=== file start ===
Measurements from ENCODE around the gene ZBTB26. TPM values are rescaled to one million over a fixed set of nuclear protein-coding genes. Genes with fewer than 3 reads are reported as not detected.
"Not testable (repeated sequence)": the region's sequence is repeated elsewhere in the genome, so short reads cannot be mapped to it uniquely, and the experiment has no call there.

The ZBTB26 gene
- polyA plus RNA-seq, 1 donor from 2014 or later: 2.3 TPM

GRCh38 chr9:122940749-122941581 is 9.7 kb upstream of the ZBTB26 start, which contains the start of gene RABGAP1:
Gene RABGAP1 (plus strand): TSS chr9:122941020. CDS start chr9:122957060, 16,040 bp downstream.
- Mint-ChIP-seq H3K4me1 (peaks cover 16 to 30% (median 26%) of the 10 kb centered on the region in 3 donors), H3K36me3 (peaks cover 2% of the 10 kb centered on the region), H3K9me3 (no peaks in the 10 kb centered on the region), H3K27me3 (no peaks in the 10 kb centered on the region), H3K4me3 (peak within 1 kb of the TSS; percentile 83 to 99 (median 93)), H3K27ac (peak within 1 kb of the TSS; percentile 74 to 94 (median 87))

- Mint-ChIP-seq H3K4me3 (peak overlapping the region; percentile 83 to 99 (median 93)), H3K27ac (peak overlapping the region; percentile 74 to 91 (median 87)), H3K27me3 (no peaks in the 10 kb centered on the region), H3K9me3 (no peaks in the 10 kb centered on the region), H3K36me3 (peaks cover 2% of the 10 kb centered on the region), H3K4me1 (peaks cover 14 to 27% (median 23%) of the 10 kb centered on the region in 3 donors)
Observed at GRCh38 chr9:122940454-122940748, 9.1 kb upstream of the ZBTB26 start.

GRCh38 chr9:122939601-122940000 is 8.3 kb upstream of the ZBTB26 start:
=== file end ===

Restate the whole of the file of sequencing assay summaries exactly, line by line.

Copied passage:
Measurements from ENCODE around the gene ZBTB26. TPM values are rescaled to one million over a fixed set of nuclear protein-coding genes. Genes with fewer than 3 reads are reported as not detected.
"Not testable (repeated sequence)": the region's sequence is repeated elsewhere in the genome, so short reads cannot be mapped to it uniquely, and the experiment has no call there.

The ZBTB26 gene
- polyA plus RNA-seq, 1 donor from 2014 or later: 2.3 TPM

GRCh38 chr9:122940749-122941581 is 9.7 kb upstream of the ZBTB26 start, which contains the start of gene RABGAP1:
Gene RABGAP1 (plus strand): TSS chr9:122941020. CDS start chr9:122957060, 16,040 bp downstream.
- Mint-ChIP-seq H3K4me1 (peaks cover 16 to 30% (median 26%) of the 10 kb centered on the region in 3 donors), H3K36me3 (peaks cover 2% of the 10 kb centered on the region), H3K9me3 (no peaks in the 10 kb centered on the region), H3K27me3 (no peaks in the 10 kb centered on the region), H3K4me3 (peak within 1 kb of the TSS; percentile 83 to 99 (median 93)), H3K27ac (peak within 1 kb of the TSS; percentile 74 to 94 (median 87))

- Mint-ChIP-seq H3K4me3 (peak overlapping the region; percentile 83 to 99 (median 93)), H3K27ac (peak overlapping the region; percentile 74 to 91 (median 87)), H3K27me3 (no peaks in the 10 kb centered on the region), H3K9me3 (no peaks in the 10 kb centered on the region), H3K36me3 (peaks cover 2% of the 10 kb centered on the region), H3K4me1 (peaks cover 14 to 27% (median 23%) of the 10 kb centered on the region in 3 donors)
Observed at GRCh38 chr9:122940454-122940748, 9.1 kb upstream of the ZBTB26 start.

GRCh38 chr9:122939601-122940000 is 8.3 kb upstream of the ZBTB26 start: